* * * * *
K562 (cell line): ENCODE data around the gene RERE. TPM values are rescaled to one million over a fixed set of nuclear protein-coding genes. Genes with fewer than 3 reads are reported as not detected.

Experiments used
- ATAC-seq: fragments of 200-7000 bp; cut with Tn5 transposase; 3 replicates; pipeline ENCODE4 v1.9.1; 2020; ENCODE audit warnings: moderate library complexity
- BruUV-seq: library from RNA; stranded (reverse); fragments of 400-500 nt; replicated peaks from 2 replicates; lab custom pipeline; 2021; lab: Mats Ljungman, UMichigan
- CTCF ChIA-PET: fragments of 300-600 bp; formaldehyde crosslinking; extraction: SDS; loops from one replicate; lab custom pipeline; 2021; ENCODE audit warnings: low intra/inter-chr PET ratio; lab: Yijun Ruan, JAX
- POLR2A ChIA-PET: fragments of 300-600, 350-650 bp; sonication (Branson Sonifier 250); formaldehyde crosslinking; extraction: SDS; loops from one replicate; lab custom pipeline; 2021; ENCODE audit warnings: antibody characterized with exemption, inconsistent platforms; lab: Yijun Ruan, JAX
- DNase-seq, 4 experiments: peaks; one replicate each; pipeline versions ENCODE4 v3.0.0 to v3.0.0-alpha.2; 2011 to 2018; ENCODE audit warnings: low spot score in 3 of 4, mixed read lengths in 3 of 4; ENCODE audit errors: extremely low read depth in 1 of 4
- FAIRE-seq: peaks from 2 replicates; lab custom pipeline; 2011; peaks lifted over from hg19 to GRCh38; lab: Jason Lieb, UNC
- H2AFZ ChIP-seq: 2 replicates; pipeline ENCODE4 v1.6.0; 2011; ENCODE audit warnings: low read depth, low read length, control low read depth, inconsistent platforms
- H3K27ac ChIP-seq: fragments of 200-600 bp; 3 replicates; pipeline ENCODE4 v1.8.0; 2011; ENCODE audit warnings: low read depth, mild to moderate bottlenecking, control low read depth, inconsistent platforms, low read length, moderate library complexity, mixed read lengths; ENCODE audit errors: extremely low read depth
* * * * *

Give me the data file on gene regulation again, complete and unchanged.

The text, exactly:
K562 (cell line): ENCODE data around the gene RERE. TPM values are rescaled to one million over a fixed set of nuclear protein-coding genes. Genes with fewer than 3 reads are reported as not detected.

Experiments used
- ATAC-seq: fragments of 200-7000 bp; cut with Tn5 transposase; 3 replicates; pipeline ENCODE4 v1.9.1; 2020; ENCODE audit warnings: moderate library complexity
- BruUV-seq: library from RNA; stranded (reverse); fragments of 400-500 nt; replicated peaks from 2 replicates; lab custom pipeline; 2021; lab: Mats Ljungman, UMichigan
- CTCF ChIA-PET: fragments of 300-600 bp; formaldehyde crosslinking; extraction: SDS; loops from one replicate; lab custom pipeline; 2021; ENCODE audit warnings: low intra/inter-chr PET ratio; lab: Yijun Ruan, JAX
- POLR2A ChIA-PET: fragments of 300-600, 350-650 bp; sonication (Branson Sonifier 250); formaldehyde crosslinking; extraction: SDS; loops from one replicate; lab custom pipeline; 2021; ENCODE audit warnings: antibody characterized with exemption, inconsistent platforms; lab: Yijun Ruan, JAX
- DNase-seq, 4 experiments: peaks; one replicate each; pipeline versions ENCODE4 v3.0.0 to v3.0.0-alpha.2; 2011 to 2018; ENCODE audit warnings: low spot score in 3 of 4, mixed read lengths in 3 of 4; ENCODE audit errors: extremely low read depth in 1 of 4
- FAIRE-seq: peaks from 2 replicates; lab custom pipeline; 2011; peaks lifted over from hg19 to GRCh38; lab: Jason Lieb, UNC
- H2AFZ ChIP-seq: 2 replicates; pipeline ENCODE4 v1.6.0; 2011; ENCODE audit warnings: low read depth, low read length, control low read depth, inconsistent platforms
- H3K27ac ChIP-seq: fragments of 200-600 bp; 3 replicates; pipeline ENCODE4 v1.8.0; 2011; ENCODE audit warnings: low read depth, mild to moderate bottlenecking, control low read depth, inconsistent platforms, low read length, moderate library complexity, mixed read lengths; ENCODE audit errors: extremely low read depth